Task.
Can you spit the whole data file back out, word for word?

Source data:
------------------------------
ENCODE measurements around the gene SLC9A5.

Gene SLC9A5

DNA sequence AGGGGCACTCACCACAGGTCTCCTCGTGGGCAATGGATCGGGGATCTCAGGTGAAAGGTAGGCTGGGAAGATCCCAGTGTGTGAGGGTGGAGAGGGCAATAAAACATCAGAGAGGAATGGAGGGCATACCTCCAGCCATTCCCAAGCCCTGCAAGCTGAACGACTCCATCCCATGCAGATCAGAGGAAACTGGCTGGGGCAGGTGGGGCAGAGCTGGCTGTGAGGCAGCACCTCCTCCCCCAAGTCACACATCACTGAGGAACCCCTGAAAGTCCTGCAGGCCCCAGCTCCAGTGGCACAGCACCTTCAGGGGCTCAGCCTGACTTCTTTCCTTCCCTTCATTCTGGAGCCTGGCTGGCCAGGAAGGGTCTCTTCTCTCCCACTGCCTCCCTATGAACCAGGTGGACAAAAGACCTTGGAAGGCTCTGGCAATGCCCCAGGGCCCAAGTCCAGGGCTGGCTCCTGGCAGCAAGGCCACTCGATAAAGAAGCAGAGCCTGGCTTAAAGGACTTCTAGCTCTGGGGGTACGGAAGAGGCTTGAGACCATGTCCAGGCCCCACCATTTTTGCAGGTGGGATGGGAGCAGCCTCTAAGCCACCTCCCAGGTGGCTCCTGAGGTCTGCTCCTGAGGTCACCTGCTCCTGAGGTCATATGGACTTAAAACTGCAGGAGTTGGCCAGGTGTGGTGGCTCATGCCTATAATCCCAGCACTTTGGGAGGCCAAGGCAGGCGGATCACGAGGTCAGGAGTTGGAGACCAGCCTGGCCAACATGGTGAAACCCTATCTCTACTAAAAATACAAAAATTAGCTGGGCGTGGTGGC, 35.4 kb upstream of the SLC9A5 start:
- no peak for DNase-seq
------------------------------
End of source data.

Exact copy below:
ENCODE measurements around the gene SLC9A5.

Gene SLC9A5

DNA sequence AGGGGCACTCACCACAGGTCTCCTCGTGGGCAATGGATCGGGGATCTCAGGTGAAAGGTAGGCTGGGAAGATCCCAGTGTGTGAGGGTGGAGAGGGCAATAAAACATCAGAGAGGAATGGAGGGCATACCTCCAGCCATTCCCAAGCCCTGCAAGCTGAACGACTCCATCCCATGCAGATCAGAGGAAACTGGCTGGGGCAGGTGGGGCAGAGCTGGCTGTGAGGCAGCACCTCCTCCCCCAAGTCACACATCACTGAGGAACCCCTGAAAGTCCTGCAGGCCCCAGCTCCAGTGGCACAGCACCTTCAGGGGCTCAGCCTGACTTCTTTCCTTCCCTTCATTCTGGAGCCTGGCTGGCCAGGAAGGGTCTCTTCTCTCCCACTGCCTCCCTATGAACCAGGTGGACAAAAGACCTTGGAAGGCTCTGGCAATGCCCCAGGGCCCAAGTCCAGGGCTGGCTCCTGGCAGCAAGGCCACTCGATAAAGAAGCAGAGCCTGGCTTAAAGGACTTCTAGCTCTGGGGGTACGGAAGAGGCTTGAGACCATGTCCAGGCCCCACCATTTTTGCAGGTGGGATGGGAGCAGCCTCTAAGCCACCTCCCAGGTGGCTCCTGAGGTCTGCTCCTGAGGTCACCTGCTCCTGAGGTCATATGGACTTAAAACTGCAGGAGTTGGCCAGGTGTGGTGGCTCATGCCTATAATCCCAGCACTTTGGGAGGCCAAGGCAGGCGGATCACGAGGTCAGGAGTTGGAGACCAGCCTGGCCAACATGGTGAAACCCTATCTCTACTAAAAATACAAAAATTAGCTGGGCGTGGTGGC, 35.4 kb upstream of the SLC9A5 start:
- no peak for DNase-seq